In the present study, we provide several lines of evidence suggesting that simply considering EGFR expression levels alone is not sufficient to define a role of receptor activation. We propose here that co-expression as well as the concomitant presence of IL-6 and PAI-1 in EOC ascites could characterize a subset of EGFR-expressing EOCs with shorter progression-free survival after chemotherapy. As we have also shown in vitro that the EOC cell line resembling this subset of EOC is more sensitive to anti-EGFR compounds, it can be argued that the association of anti-EGFR agents with taxol and cisplatin could be more appropriate for treating this subset of EOCs.

In EOC cells, the mitogenic effects of EGFR activation has been already documented and leads to upregulation of genes involved in cell cycle and proliferation, apoptosis and protein turnover (Siwak et al., 2010). The present in vitro data demonstrate that a signaling cascade from ligand-stimulated EGFR/MEK/ERK or EGFR/PI3K/AKT activates the transcriptional activity of NFkB with expression of IL-6 together with PAI-1. A similar signaling pathway has been experimentally demonstrated in glioblastoma cell lines (Paugh et al., 2008), and a positive correlation between PAI-1 and IL-6 gene expression has been observed in a meta-analysis carried out on publicly available data sets of gene expression of breast carcinoma (Sternlicht et al., 2006). Interestingly, very recently ErbB2 expression, another member of the ErbB family, was found to upregulate IL-6 production through the transcriptional activity of NFkB (Hartman et al., 2011).

In vitro, we found that the EGFR/NFkB signaling cascade is ligand dependent in an in vitro EOC model, which is in agreement with previous reports on EGFR activation by ligands, such as EGF, TGFα and the heparin-binding-EGF (Hudson et al., 2009) present in the EOC microenvironment. EGFR ligands can be found in the EOC microenvironment due to the activation of A disintegrin and metalloprotease by endothelin-1- or lysophosphatidic acid-stimulated G-protein-coupled receptors (Braun and Coffey, 2005). Several growth factors including EGF may also induce activation of NFkB. NFkB is a family of transcription factors that modulate immunological and inflammatory responses by directly controlling the transcription of pro-inflammatory cytokines. NFkB is activated in many malignancies including ovarian cancer (Karin, 2006). Production of IL-6 has been shown to be increased in the EOC cell lines SKOV3 and OVCA433 after stimulation with EGF, as observed here, although the molecular mechanism responsible for the increase is still unclear (Colomiere et al., 2009). In ER-negative breast carcinoma, stimulation with EGF activates NFkB through an unknown mechanism that may involve the scaffold protein Carma3 (Van Laere et al., 2007). Indeed, Carma3 has been recently demonstrated to be a link between EGFR, Ikk kinase and NFkB activation (Jiang et al., 2011). Further experiments are needed to confirm or exclude that this mechanism is linked with EGFR activation of NFkB transcriptional activity.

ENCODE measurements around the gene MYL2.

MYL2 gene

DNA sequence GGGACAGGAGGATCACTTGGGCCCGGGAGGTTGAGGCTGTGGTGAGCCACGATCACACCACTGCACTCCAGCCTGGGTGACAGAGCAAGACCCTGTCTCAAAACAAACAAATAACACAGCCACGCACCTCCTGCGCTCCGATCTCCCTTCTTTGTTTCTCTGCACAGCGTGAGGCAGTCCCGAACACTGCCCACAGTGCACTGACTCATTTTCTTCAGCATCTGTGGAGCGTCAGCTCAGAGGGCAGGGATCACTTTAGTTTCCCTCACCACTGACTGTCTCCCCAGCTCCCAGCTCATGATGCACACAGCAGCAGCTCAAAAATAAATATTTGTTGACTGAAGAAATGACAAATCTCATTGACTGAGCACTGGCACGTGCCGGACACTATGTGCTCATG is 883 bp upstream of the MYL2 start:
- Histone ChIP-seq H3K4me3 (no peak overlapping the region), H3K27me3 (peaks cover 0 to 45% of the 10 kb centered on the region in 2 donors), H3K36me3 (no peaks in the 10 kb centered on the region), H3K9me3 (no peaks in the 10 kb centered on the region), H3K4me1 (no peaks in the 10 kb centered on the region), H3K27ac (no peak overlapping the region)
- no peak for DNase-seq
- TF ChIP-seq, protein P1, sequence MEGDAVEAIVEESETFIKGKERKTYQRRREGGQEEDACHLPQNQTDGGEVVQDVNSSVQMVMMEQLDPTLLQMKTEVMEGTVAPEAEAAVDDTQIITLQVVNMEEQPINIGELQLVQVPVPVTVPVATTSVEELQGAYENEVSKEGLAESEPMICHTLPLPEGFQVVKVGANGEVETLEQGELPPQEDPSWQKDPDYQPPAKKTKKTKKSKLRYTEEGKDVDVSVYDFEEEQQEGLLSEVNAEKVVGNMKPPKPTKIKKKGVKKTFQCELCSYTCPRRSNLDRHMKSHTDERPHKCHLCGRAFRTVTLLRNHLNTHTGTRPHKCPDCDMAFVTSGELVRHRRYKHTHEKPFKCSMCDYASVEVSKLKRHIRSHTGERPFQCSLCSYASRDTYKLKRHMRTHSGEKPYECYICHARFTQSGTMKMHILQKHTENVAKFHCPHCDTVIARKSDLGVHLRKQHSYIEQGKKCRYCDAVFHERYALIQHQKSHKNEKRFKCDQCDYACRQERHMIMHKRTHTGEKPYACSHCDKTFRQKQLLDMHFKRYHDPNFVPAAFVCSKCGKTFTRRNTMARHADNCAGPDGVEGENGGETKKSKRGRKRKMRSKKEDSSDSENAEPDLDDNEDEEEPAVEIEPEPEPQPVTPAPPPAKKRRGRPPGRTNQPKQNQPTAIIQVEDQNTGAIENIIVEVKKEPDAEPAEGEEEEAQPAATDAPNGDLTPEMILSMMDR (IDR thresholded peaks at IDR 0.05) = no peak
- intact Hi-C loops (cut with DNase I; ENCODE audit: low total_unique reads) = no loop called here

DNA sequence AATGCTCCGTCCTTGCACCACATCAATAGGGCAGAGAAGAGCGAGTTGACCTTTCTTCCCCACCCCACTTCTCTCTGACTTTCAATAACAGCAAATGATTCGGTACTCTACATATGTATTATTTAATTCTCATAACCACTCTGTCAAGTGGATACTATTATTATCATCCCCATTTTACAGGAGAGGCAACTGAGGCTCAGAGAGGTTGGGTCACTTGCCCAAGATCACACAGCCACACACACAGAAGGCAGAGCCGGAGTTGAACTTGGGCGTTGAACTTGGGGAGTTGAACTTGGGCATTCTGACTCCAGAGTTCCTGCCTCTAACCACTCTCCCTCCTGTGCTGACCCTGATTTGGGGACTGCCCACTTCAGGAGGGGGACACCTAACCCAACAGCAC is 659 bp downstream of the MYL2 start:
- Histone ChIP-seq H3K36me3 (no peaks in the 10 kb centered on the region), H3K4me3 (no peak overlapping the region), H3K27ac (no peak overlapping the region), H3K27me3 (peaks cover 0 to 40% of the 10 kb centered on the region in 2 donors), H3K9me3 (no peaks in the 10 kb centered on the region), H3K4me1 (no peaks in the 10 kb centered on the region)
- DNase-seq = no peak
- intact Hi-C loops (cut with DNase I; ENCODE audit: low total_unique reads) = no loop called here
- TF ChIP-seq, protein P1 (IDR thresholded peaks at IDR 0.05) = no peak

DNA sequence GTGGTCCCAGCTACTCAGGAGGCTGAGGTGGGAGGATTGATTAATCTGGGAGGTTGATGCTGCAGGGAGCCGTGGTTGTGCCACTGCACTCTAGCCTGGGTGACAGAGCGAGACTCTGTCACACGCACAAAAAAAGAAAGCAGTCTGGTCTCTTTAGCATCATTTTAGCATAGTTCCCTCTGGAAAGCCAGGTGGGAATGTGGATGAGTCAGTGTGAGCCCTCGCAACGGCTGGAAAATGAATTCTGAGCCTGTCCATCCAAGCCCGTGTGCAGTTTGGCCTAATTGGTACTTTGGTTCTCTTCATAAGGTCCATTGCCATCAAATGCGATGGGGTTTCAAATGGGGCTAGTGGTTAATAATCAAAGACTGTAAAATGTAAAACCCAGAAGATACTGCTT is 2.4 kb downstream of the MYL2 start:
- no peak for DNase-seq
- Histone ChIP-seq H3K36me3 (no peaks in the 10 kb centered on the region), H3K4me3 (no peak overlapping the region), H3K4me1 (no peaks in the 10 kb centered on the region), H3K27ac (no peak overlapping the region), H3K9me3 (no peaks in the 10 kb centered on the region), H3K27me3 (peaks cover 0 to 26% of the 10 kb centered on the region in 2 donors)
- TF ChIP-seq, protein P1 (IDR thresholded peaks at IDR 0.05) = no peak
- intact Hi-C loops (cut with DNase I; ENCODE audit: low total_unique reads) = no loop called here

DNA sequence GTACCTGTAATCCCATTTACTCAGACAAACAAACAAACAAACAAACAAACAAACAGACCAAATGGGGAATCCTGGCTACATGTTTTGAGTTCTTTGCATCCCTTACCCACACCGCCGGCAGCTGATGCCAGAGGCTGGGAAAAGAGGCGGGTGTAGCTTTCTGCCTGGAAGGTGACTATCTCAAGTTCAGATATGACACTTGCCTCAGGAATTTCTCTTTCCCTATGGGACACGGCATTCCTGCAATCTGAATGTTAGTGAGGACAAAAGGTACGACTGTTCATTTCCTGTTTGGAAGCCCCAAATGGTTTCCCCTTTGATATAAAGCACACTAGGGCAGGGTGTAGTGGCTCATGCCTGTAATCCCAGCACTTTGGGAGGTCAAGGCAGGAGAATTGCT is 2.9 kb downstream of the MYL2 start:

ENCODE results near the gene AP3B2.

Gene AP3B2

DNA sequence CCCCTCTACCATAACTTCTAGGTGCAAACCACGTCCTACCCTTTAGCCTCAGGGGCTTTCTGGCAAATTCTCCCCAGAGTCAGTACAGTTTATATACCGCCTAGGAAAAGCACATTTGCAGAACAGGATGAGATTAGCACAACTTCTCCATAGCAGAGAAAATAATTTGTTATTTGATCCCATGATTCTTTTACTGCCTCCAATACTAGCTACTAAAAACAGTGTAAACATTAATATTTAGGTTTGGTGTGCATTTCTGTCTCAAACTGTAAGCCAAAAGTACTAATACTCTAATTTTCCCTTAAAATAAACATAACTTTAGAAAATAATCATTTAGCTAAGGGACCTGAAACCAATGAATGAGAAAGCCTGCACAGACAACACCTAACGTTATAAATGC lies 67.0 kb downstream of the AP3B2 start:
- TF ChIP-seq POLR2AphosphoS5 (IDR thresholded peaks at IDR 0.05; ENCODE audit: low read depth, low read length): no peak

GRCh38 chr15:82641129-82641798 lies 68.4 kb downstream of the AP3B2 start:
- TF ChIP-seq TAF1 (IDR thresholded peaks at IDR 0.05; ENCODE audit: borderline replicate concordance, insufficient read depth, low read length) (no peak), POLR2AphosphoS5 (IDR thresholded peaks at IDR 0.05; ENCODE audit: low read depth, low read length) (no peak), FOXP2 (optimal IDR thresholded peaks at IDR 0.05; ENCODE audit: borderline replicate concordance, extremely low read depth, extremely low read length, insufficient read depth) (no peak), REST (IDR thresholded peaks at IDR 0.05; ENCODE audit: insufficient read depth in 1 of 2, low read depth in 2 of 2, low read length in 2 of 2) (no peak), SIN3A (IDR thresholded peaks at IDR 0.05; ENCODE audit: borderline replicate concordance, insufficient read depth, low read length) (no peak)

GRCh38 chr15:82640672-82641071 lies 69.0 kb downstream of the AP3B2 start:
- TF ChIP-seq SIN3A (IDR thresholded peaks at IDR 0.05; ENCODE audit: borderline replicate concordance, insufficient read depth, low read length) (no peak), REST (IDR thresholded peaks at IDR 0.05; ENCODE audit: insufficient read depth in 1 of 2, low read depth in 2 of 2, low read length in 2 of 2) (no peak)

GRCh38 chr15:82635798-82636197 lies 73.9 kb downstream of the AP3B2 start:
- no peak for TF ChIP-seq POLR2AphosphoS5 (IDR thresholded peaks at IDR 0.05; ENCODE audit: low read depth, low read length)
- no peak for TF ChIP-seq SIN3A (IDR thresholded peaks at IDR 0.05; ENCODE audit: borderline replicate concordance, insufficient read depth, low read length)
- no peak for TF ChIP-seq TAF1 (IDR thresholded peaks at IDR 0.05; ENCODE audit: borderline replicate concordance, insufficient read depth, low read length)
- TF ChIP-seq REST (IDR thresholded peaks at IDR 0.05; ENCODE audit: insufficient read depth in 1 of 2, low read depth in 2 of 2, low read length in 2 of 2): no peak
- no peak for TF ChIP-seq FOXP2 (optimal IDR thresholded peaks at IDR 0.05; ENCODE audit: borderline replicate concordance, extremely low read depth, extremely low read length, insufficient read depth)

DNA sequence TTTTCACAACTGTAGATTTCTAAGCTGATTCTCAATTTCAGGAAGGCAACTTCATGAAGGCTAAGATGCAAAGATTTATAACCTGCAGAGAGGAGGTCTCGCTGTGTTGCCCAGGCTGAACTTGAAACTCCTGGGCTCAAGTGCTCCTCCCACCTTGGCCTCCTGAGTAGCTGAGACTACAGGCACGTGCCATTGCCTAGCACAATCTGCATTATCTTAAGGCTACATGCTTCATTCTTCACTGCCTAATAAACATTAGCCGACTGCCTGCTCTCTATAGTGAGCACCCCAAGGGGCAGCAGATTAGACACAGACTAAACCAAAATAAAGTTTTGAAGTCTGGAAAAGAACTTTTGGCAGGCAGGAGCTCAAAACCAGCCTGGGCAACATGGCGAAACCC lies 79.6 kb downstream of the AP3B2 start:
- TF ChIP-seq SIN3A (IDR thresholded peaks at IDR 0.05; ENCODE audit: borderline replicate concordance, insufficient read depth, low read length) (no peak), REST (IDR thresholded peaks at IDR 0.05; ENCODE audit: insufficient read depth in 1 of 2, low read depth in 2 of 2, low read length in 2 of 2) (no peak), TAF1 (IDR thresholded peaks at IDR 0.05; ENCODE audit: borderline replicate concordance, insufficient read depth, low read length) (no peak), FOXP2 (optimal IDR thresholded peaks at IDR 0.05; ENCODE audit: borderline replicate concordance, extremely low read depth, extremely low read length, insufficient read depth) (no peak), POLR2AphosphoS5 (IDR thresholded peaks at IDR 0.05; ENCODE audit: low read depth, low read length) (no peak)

Our demonstration that the levels of IL-6 and PAI-1 transcripts and proteins correlate with one another may be advantageous not only in studying the mechanisms associated with progression of EOC, but also for their exploitation as potential prognostic markers. PAI-1, one of three plasminogen-activator inhibitors, is a major regulator of the pericellular plasmin-generating uPA/uPAR cascade. To date, both uPA and uPAR are associated with invasiveness and metastasis of a variety of cancers, including EOC (Dass et al., 2008). In breast carcinoma, uPA/PAI-1 expression levels have provided clinically relevant information on the risk of relapse and may have relevance when choosing endocrine therapies and chemotherapy (Leissner et al., 2006); PAI-1 has been associated with shorter recurrence-free and overall survival, although its expression is rarely used as prognostic/predictive factor, as protein-based assays are difficult to routinely adopt to the limited amount of biopsy tissue that is generally available (Look et al., 2002). In contrast, in EOC PAI-1 expression in ascites could be more easily tested compared with other tumors. Furthermore, in silico analysis, performed on a very informative data set of EOC gene expression that reports detailed clinical annotations and used by other investigators to validate high-throughput results (Cancer Genome Atlas Research Network, 2011), gives a clear indication that also the use of concomitant IL-6 and PAI-1 gene expression may be a useful tool to identify EOC patients whose tumors are potentially resistant to conventional chemotherapy. A study on a large number of EOC patients is therefore warranted to further validate these data.